University of Georgia
Noel Gregg is a Distinguished Research Professor at The University of Georgia. She is a faculty member in the Department of Psychology and the Department of Communication Sciences and Special Education, as well as, the Director of the UGA Regents’ Center for Learning Disorders. Her areas of specialization include adolescents and adults with learning disabilities and AD/HD, accommodations, alternative media, assessment, written language disorders, and test validity. She has been a national expert witness for several key legal cases pertaining to accommodating adults with learning disabilities and AD/HD on high-stakes tests. Dr. Gregg has published four books, as well as, numerous scientific articles and book chapters. Her most recent book, Assessing and Accommodating the Adolescent and Adult Populations with Learning Disabilities and AD/HD came out Spring 2009. She received her Ph.D. in communication disorders from Northwestern University, Illinois.
Joyce L. Harris
The University of Texas at Austin
Joyce L. Harris is an associate professor in the Communication Sciences and Disorders Department at The University of Texas at Austin. She is the Director of the Language and Cognitive Aging Laboratory. Her current research involves the study of text comprehension in aging, particularly the comprehension of text-based health information. Harris teaches courses in acquired neurogenic language disorders in adults and the sociocultural bases of communication. She is co-editor of and chapter contributor to Literacy in African American Communities (Erlbaum, 2001). Other print scholarship focuses on normal and disordered communicative process across the human lifespan. Harris has served as an Associate Editor for Language for the Journal of Speech, Language, and Hearing Research, Chair of the National Black Association for Speech-Language and Hearing’s Board of Directors, and as a member of the Publication Board of the American Speech- Language- Hearing Association of which she is a Fellow and Life Member. Harris holds a Certificate of Clinical Competence in Speech-Language Pathology (CC-SLP) from the American Speech-Language-Hearing Association, and received her Ph.D. from The University of Texas at Austin.
Glynda A. Hull
University of California, Berkeley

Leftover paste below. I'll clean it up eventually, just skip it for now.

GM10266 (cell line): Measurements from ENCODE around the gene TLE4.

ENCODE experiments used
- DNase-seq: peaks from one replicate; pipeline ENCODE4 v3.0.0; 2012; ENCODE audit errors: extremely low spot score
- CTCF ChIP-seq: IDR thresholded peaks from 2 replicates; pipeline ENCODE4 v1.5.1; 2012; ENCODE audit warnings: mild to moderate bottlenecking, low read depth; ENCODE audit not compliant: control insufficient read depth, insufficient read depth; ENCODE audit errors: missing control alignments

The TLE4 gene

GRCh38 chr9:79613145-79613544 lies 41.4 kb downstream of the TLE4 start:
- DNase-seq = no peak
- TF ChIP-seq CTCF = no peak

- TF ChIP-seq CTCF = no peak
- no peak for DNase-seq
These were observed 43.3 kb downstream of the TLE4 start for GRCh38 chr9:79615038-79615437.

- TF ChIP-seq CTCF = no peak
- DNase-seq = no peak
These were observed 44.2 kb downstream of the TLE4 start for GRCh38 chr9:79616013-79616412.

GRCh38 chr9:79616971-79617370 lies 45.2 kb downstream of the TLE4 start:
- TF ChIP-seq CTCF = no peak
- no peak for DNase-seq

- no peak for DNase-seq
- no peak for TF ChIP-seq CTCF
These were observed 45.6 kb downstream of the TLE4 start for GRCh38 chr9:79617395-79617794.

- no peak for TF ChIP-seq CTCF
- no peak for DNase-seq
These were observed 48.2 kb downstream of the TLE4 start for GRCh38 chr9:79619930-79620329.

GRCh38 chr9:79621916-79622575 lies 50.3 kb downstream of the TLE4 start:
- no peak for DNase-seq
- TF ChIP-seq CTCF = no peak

Glynda Hull is currently a Professor of Education in the Department of Teaching and Learning, Steinhardt School of Culture, Education, and Human Development, at New York University. She has spent most of her career at the University of California, Berkeley, as a professor of Language, Literacy, and Culture in the Graduate School of Education. Dr. Hull’s expertise is in adult cognition, learning, education, and adult identity formation. Her work focuses on workplace literacy, adult writing in and out of schools, use of multimedia technologies with at-risk students, and understanding the roles that literacy and new information technologies play in the workplace, particularly for low-income and at-risk populations. She has expertise in the use of qualitative and ethnographic methods. Dr. Hull served on the National Academies’ Committee on Performance Levels for Adult Literacy. Her books include School’s Out! Bridging Out-of-School Literacies with Classroom Practice and Changing Work, Changing Workers: Critical Perspectives on Language, Literacy, and Skills.
Maureen L. Lovett
University of Toronto
Maureen Lovett is a Professor of Paediatrics, Psychology, and Medical Sciences at the University of Toronto and a Senior Scientist for the Neurosciences and Mental Health Program at The Hospital for Sick Children. She is also founder and director of the hospital's Learning Disabilities Research Program (LDRP), a clinical research unit dedicated to developing and evaluating different forms of remediation for children with developmental reading disabilities. Her research program is devoted to the study of reading disorders in children and adolescents, and methods of intervention for their effective remediation. She is recognized internationally for contributions to reading disabilities research and to the development of interventions that address basic learning problems that interfere with the ability to read. She studies individual differences in response to intervention among children with language-based learning disabilities and developmental neurocognitive disorders as well as methodological and training issues in the rehabilitation of neurocognitive and neurobehavioral disorders. Dr. Lovett completed post-doctoral training in neuropsychology at The Hospital for Sick Children in Toronto. She has a Ph.D. in psychology from McGill University.